The video graphics array (VGA) is a display standard used in the CRT
and LCD monitors. The Basys3 board has a VGA port
In the VGA, the display is formed of pixels (picture elements). These
are grouped into horizontal lines. Horizontal lines placed on the
screen form a frame. Therefore, a pixel location has both horizontal
and vertical coordinates. One standard VGA display size is 640 × 480
pixels. This should be read as follows. The display is formed of 480
horizontal lines each holding 640 pixels.
The time needed to display a single pixel is determined by a pixel
clock. Hence, pixels in a horizontal line are displayed by the
successive clock signals. When end of the line is reached, the display
should continue with a new line. This is set by the horizontal
synchronization signal. When all lines in a frame are displayed, a new
frame should be formed. This is set by the vertical synchronization
signal which also defines the refresh rate of display. The horizontal
and vertical synchronization signals depend on pixel clock by
definition. Moreover, the monitor needs some time before applying
horizontal and vertical synchronization signals. This is called front
porch. Similarly, we should wait for a certain amount of time after
displaying pixels in a horizontal line and frame. This is called back
Every pixel has red, green, and blue (RGB) values in the VGA. As
mentioned in Chap. 3, the VGA connector on the Basys3 board allows
these RGB values to be represented by at most 12 bits. In this
scenario, the RGB values get four bits each. Hence, a pixel can have
one of 2^4 × 2^4 × 2^4 = 4096 different colors. One can also use eight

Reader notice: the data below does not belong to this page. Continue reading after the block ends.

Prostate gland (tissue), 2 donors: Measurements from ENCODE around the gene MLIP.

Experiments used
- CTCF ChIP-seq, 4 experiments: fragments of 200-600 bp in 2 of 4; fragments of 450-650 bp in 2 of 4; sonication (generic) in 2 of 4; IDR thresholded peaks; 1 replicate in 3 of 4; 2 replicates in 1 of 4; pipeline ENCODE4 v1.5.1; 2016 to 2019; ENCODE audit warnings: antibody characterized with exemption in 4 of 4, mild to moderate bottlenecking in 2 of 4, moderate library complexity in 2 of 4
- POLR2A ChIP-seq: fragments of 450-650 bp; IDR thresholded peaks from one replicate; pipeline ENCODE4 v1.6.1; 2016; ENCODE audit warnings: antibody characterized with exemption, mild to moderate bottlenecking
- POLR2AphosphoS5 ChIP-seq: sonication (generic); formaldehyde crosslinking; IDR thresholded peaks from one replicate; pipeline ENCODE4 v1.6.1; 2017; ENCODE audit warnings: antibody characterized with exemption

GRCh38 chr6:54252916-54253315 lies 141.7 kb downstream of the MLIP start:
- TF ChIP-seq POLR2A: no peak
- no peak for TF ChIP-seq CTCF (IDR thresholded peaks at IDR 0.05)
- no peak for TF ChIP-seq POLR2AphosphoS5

bits to represent the RGB values. Then, the RGB values get three,
three, and two bits, respectively. Hence, a pixel can have one of 2^3 ×
2^3 × 2^2 = 256 different colors.
Read through this PDF to understand the VGA
Create a clock generator module using the IP Catalog:
After the clock module is created, double click it in the source list.
You can find the order of the ports in the module is 'output, input'.
In this case, the example code of the top module from the textbook
didn't do wrong in instantiating the clock module:
Create a distributed ROM to
store the image file. Different from the Block ROM we used in the
previous chapters, the distributed ROM doesn't have a clock input.
The depth doesn't have to be
8000. I opened up the test_image.coe file in gvim and find that it only
has 6000+ lines. I used 8000 as the depth which needs 13 bits of
address. This is in line with the 'reg [12:0] pixel_addr' variable
defined in the VGA controller module.
Don't forget to load the image file. Here is the image file.
It was able to show the image on a monitor:
3. Modify the code
Change the code to display a blank white background on the monitor. You
must use all the 4 bits for each color to show an accurate RGB color on
the monitor. The RGB chart can be found here. For white, it is simply 4'b1111 or 4'hF.
Similar to Task 1, switch between R, G, and B, three solid colors, the interval of color change is 1 second.
--------------------------------- Task 1: Repeat the work in Section 2 (40 points) Task 2: Complete the two tasks in Section 3 (60 points).